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43 Students Mysteriously Disappear In Mexico, Prompting Mass Protests (Updated)

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Thousands of protesters took to the streets of Mexico on Wednesday, in response to the disappearance — and possible murder of — 43 student teachers from Iguala. Marches were held in 19 of 32 Mexican states, as citizens demanded justice for the missing persons.

Along with 15,000 marchers led by relatives of the students in Mexico City, mass demonstrations took place across the country, including Guerrero, the state where Iguala is located. “Teachers, union members, activists, and empathetic citizens,” took part, as well as students in the higher education system. Participants carried banners and pictures of the missing persons, calling on the government to find the 43 students and take action against leaders connected to organized crime. Demonstrators also called on the governor of Guerrero, Angel Aguirre, to step down.

Mexico Violence

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According to numerous reports, the 43 students were taken by authorities on September 26 while they were trying to raise money for a demonstration against cuts to their state-financed teaching college, Ayotzinapa. Iguala’s municipal police allegedly opened fire on buses the students were traveling in, after which anonymous gunmen continued to shoot at the convoy. The attack culminated in the death of 3 students, and 3 others caught in the fray. Although 57 students were originally reported missing after the confrontation, 13 made it home, and 1 name was accidentally counted twice.

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Last weekend, a mass grave with 28 disfigured bodies was found in an Iguala suburb, and many fear that the missing students are among the deceased. It is believed that police officers collaborated with members of the Guerreros Unidos gang in the killing of the students. The state government arrested and charged 22 officers with murder, but protesters remain skeptical.

“We blame the state for the forced disappearance of our fellow students,” said Mexico City protester Omar Garcia, a student who was present during the attack.

Mexico Violence

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Details about the 43 student teachers remain unclear. Motives for taking the students are unknown. And there are additional questions about the students’ whereabouts, if they are not the bodies that were found in the grave last weekend. But people have long suspected ties between the mayor of Iguala, Jose Luis Abarca Velazquez, and organized criminals. Detailed accounts of his corruption and violent tendencies have come to the fore, and many believe the fugitive played a role in the recent chaos.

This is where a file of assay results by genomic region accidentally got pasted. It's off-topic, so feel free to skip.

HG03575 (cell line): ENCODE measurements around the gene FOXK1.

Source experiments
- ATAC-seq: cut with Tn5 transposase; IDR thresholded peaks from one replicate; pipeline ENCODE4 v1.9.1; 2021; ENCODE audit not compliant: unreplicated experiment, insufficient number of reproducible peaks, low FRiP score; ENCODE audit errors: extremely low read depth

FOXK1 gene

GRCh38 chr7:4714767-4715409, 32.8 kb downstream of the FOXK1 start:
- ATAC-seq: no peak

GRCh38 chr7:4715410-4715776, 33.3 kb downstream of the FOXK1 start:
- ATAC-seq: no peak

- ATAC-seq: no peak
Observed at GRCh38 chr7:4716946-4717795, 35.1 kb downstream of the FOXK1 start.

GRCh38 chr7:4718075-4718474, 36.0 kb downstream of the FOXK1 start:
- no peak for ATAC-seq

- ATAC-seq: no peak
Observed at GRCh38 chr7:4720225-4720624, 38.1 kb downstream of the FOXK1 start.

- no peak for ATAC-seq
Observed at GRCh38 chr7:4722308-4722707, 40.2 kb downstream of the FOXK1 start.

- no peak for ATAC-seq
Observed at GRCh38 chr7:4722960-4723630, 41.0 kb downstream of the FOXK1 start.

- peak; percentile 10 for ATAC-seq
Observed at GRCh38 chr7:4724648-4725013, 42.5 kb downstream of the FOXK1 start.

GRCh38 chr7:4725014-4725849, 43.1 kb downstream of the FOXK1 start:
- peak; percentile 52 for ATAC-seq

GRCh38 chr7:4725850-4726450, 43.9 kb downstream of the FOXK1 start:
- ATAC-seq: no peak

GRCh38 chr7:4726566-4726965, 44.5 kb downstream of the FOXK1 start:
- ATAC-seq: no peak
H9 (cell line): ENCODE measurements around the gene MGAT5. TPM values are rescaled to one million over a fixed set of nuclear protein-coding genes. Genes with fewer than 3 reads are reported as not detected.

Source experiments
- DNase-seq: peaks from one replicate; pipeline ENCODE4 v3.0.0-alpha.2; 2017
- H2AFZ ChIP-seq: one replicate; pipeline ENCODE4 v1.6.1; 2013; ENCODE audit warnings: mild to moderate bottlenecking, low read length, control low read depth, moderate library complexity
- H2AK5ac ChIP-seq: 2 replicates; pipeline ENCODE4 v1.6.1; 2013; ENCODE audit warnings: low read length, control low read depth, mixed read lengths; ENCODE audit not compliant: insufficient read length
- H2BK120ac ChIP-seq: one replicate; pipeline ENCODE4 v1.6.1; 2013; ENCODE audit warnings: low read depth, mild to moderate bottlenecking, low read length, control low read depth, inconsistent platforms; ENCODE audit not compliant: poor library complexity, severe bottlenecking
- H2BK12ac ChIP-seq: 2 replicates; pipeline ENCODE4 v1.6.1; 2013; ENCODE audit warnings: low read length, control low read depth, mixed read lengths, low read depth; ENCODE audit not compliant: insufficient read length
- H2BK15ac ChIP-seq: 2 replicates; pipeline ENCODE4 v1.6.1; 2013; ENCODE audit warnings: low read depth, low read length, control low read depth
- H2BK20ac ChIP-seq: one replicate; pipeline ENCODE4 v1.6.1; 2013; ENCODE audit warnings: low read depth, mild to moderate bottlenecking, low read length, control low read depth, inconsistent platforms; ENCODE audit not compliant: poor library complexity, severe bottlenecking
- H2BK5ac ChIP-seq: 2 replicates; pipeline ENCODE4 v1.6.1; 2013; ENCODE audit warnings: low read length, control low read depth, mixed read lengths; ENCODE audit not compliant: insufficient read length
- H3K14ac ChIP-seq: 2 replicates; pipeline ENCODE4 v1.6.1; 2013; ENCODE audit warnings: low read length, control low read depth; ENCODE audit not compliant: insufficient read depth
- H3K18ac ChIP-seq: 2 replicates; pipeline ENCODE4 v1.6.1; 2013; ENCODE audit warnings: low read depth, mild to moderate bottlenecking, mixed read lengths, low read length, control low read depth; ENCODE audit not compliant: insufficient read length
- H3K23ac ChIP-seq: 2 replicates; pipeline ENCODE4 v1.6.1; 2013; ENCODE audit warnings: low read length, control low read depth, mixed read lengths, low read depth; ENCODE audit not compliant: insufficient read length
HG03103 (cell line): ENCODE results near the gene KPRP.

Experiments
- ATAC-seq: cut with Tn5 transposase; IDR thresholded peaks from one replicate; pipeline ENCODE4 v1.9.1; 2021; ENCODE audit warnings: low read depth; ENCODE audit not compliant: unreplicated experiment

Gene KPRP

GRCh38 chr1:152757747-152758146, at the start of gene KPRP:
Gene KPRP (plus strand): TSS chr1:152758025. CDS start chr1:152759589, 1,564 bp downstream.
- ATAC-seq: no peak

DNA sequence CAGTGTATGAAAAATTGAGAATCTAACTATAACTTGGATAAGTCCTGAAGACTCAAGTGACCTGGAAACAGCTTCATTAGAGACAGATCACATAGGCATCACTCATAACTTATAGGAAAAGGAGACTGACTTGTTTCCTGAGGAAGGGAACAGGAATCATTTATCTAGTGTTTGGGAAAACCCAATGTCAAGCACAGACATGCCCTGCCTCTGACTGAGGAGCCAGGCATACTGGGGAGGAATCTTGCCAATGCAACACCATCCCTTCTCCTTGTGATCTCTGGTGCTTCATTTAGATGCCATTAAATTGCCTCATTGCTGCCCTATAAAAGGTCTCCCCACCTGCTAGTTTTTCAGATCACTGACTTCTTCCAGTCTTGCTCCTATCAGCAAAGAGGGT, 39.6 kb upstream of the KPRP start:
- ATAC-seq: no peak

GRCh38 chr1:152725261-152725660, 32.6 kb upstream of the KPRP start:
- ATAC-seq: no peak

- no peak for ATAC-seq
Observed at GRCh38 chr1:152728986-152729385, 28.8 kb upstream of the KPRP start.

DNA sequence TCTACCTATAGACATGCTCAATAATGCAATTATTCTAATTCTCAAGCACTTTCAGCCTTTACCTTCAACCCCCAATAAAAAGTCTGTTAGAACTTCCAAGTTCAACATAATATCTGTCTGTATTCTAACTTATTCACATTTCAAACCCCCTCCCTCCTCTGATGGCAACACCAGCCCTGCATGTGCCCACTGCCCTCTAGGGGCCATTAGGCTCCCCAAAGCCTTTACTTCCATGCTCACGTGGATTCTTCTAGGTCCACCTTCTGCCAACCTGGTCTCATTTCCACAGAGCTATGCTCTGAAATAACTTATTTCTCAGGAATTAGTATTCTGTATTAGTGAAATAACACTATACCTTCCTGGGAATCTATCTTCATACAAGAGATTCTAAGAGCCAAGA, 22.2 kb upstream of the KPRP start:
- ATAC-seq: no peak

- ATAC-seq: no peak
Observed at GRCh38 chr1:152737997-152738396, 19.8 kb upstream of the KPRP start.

The recent disappearance also comes on the heels of a tragedy in June, when soldiers shot 22 people pointblank in a warehouse. Citizens are increasingly disillusioned with the investigation surrounding that incident as well.

Behind protesters’ demand for justice — and answers — is a larger frustration with the nation’s corrupt politicians and rampant violence. Human Rights Watch’s 2014 World Report found that gross human rights violations occur in Mexico, many of which are perpetuated by law enforcement officials. Humanitarian watch dogs like Human Rights Watch and Amnesty International claim that the government’s response to the rampant rate of disappearances has been “slow and limited.” The criminal justice system has done little to mitigate crime.

Mexico Violence

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The disappearance and subsequent investigation also raises questions about Mexico’s relationship with the U.S. Though Mexico is well-known for government corruption and systemic violence, the U.S. cannot be absolved of its involvement. The U.S. has contributed billions in financial aid to Mexico’s military under the Merida Initiative, with very little oversight. Indeed, due to concern over the U.S.-Mexico partnership and little knowledge of how the money is actually spent, Amnesty International stated, “In August [2012], despite the failure of Mexican authorities to meet human rights conditions set by the US Congress as part of the Merida initiative, the US State Department recommended that Congress release the 15% of funds subject to the conditions.” The Washington Office on Latin America, also attributes the overall militarization of Mexico’s public security to a U.S.-backed remodel, under which law enforcement officials are military-trained.

Though Mexican president Enrique Peña Nieto pledged to curb military brutality, with financial assistance from the U.S., crime is still a grave concern in the country, fueling distrust of his leadership.

UPDATE

Suspects informed authorities of 4 additional mass graves close to Iguala on Thursday. The number of bodies found is still unknown.

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